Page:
• Jaw Bone Grown from Adult Stem Cells

    03/31/2010 2:02:48 PM PDT · by saganite · 11 replies · 447+ views
    Science Daily ^ | Mar. 31, 2010 | staff
    A Columbia scientist has become the first to grow a complex, full-size bone from human adult stem cells. Gordana Vunjak-Novakovic, a professor of biomedical engineering at the Fu Foundation School of Engineering and Applied Science, reports that her team grew a temporomandibular joint (TMJ) from stem cells derived from bone marrow. Her work is reported in the online Early Edition of the journal Proceedings of the National Academy of Sciences this month. "The TMJ has been widely studied as a tissue-engineering model because it cannot be generated easily, if at all, by current methods," says Vunjak-Novakovic, whose co-authors include Warren...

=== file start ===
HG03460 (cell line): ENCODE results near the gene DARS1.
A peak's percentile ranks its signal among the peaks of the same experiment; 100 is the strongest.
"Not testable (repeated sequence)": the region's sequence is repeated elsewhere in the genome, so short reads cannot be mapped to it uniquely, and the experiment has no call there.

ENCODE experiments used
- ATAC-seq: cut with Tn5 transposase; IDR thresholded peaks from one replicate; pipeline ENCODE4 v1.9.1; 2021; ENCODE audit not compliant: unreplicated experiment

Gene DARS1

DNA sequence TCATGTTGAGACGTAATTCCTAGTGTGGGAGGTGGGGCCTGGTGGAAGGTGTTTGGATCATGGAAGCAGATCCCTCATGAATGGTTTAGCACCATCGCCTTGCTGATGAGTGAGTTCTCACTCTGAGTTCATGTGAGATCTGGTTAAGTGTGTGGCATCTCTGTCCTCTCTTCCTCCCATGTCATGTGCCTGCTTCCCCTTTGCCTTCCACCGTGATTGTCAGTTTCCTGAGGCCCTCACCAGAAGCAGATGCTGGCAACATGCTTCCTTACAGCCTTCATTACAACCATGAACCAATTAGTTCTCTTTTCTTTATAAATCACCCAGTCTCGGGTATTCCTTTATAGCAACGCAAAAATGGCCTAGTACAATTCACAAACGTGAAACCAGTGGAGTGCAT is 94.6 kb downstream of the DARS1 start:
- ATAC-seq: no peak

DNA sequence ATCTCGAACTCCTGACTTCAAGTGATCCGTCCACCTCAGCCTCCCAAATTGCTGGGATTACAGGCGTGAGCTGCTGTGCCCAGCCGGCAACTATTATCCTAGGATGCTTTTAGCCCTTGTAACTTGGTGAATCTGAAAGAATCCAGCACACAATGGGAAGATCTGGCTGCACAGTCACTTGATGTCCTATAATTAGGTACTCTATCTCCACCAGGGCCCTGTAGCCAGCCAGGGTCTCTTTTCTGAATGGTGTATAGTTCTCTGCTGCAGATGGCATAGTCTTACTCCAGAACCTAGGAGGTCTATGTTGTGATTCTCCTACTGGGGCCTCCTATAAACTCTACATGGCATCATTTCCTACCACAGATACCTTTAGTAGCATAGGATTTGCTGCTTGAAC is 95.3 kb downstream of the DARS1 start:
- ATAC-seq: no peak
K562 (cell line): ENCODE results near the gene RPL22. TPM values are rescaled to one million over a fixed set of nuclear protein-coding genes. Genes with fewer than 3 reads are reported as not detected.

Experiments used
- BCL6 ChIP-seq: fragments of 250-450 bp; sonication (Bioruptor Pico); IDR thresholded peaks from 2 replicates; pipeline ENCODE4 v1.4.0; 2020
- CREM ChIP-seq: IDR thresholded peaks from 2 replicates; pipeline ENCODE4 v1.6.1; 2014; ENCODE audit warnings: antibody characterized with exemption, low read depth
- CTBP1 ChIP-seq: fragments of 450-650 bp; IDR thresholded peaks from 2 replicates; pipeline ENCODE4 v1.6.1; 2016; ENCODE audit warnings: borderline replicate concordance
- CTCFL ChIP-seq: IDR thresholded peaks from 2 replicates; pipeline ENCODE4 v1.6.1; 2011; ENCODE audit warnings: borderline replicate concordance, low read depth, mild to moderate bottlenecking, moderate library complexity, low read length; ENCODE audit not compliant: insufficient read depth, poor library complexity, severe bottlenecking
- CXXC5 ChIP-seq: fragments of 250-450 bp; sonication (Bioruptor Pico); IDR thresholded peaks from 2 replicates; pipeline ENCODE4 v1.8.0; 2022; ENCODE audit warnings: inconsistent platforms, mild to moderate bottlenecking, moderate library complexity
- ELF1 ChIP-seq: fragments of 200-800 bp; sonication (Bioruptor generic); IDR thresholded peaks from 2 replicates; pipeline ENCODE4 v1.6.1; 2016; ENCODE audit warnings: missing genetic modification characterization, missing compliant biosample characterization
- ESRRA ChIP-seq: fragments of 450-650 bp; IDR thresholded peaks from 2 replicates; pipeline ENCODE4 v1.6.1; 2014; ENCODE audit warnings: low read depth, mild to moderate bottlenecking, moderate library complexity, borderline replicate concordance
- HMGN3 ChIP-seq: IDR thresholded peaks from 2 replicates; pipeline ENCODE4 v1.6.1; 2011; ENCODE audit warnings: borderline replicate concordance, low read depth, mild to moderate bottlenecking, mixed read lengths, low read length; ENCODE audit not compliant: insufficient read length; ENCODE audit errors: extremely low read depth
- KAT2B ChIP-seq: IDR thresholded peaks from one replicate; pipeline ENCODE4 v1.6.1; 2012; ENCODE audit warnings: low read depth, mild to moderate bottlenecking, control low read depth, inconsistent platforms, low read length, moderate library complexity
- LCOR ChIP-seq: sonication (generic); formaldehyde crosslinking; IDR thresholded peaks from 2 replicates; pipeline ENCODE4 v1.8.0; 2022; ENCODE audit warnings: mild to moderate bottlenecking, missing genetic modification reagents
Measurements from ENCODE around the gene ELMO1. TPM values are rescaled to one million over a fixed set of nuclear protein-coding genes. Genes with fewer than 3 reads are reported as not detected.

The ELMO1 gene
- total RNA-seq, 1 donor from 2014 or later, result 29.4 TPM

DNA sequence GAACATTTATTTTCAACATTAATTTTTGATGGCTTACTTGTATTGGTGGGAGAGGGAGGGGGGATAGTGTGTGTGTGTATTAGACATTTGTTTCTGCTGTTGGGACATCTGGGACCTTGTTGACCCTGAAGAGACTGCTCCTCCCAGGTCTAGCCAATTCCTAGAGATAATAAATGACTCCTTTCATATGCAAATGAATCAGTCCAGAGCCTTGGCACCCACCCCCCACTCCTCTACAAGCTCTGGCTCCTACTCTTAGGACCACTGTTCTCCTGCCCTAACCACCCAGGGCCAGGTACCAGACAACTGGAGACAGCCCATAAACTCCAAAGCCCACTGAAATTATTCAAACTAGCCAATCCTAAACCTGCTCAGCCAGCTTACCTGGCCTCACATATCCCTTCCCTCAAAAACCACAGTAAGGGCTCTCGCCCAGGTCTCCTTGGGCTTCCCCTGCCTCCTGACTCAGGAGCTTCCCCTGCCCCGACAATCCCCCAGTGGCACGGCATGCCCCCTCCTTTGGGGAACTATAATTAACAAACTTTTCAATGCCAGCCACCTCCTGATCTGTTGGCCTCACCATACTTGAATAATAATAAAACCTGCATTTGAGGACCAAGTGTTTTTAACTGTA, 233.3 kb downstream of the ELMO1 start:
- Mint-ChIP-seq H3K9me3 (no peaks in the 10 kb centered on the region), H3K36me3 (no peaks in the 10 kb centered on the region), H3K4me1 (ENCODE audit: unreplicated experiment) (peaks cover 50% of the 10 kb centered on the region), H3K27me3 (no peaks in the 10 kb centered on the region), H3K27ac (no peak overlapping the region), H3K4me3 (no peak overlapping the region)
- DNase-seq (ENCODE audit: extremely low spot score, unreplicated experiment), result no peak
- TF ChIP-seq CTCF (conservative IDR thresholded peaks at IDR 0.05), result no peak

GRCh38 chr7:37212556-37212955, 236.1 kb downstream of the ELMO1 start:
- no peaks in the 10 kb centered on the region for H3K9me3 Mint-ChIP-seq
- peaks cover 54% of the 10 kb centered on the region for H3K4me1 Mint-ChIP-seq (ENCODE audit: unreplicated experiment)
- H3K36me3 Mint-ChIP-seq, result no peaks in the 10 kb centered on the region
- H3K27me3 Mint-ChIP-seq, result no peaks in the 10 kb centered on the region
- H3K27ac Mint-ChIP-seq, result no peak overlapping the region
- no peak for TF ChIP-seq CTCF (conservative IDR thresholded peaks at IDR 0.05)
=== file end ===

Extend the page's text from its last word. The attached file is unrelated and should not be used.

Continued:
• Research Offers Clue Into How Hearts Can Regenerate in Some Species

    03/25/2010 12:24:33 AM PDT · by neverdem · 3 replies · 402+ views
    NY Times ^ | March 24, 2010 | NICHOLAS WADE
    Doctors who have treated heart attack patients with injections of stem cells have had little success so far in making the heart regenerate its stricken tissues. Researchers have now discovered that in nature, hearts are regenerated in a quite different way, one that does not depend on stem cells. The finding may explain the lack of clinical success with the stem cells, as well as suggest new approaches. Humans can regenerate the liver but cannot replace limbs and other organs. But fish and... --snip-- Charles Murry, an expert on heart cell biology at the University of Washington in Seattle, said...
  • Breakthrough reveals blood vessel cells are key to growing unlimited amounts of adult stem cells

    03/04/2010 2:56:49 PM PST · by decimon · 6 replies · 259+ views